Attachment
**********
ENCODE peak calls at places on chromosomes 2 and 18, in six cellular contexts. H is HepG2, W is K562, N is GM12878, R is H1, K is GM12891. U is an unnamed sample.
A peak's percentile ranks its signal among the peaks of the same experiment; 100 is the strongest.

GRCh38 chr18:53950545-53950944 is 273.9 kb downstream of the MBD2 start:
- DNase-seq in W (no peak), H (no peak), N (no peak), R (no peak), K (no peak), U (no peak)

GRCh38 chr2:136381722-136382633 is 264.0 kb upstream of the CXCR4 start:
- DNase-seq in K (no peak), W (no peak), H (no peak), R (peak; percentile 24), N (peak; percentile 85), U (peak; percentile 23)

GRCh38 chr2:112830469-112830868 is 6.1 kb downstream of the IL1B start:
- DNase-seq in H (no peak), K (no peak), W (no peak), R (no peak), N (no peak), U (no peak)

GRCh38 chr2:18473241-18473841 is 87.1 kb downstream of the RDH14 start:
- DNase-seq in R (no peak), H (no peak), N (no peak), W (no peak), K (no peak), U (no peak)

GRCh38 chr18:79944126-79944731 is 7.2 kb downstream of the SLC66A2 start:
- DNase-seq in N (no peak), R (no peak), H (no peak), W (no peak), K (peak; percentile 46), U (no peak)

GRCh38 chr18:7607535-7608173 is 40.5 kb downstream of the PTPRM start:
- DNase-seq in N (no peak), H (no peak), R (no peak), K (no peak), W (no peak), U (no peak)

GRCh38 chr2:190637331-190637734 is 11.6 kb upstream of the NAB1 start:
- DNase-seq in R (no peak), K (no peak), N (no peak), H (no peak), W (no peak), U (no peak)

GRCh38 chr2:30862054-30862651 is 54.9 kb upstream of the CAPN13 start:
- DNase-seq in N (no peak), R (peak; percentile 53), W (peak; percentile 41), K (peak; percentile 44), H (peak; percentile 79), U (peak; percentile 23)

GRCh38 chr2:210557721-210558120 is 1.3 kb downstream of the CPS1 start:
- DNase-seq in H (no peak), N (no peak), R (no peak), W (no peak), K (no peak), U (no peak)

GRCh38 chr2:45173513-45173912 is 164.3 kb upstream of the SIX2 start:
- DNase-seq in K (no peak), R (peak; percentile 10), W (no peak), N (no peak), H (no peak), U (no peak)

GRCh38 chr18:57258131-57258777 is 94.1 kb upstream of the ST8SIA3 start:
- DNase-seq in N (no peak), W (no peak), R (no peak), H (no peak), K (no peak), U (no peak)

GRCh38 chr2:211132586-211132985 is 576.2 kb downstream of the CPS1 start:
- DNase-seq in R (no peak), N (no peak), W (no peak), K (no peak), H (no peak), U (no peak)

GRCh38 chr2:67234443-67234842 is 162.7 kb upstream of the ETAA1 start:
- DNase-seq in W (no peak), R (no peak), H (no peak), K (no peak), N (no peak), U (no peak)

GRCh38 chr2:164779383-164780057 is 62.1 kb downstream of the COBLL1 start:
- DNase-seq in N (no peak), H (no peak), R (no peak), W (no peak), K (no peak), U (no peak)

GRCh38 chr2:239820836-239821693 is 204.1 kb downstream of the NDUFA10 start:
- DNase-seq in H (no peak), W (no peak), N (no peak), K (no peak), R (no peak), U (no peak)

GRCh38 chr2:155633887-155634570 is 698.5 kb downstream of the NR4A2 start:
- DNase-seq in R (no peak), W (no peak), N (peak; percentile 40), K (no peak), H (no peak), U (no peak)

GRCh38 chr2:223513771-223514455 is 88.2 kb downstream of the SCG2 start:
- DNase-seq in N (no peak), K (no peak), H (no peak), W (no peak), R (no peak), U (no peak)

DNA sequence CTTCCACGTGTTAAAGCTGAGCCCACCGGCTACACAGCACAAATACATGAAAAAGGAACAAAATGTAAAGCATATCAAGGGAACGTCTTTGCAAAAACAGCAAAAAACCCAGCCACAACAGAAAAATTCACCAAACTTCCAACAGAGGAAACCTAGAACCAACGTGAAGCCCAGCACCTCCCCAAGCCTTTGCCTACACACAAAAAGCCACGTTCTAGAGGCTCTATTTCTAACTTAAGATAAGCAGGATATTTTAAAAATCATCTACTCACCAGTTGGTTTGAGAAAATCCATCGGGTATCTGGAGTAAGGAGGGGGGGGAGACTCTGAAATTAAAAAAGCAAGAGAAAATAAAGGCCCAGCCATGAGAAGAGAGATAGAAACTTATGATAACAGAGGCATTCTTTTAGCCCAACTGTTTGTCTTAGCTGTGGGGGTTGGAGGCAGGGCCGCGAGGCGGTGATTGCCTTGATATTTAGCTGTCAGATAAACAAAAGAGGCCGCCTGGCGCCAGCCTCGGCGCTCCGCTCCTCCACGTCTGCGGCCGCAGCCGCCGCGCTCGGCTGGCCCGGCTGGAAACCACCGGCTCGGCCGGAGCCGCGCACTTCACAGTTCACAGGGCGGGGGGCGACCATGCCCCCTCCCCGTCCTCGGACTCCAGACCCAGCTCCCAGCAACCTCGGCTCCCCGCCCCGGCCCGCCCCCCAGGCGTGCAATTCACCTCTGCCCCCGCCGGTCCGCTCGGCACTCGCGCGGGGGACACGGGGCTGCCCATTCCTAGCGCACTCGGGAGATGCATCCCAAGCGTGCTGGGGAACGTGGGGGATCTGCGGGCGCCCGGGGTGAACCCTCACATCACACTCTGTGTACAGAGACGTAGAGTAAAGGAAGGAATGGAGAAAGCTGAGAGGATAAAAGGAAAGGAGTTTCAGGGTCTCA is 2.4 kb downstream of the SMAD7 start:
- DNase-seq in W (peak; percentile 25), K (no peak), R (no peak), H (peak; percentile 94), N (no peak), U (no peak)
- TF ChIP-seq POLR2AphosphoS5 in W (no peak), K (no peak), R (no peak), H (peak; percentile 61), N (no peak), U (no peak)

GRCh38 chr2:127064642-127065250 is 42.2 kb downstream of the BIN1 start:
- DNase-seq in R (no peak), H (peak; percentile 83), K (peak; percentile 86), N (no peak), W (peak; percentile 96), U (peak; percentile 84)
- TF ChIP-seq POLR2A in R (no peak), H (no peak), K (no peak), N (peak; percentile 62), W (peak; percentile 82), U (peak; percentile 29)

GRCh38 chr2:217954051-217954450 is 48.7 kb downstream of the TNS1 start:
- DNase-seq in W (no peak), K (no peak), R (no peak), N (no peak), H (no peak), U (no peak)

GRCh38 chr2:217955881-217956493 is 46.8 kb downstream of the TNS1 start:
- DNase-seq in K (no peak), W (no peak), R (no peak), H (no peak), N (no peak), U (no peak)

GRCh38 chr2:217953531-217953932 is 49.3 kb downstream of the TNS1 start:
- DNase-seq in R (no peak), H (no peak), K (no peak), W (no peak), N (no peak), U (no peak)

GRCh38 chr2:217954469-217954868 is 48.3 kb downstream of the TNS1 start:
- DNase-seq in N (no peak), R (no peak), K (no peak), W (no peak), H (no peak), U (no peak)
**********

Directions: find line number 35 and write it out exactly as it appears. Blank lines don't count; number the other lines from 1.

GRCh38 chr2:223513771-223514455 is 88.2 kb downstream of the SCG2 start: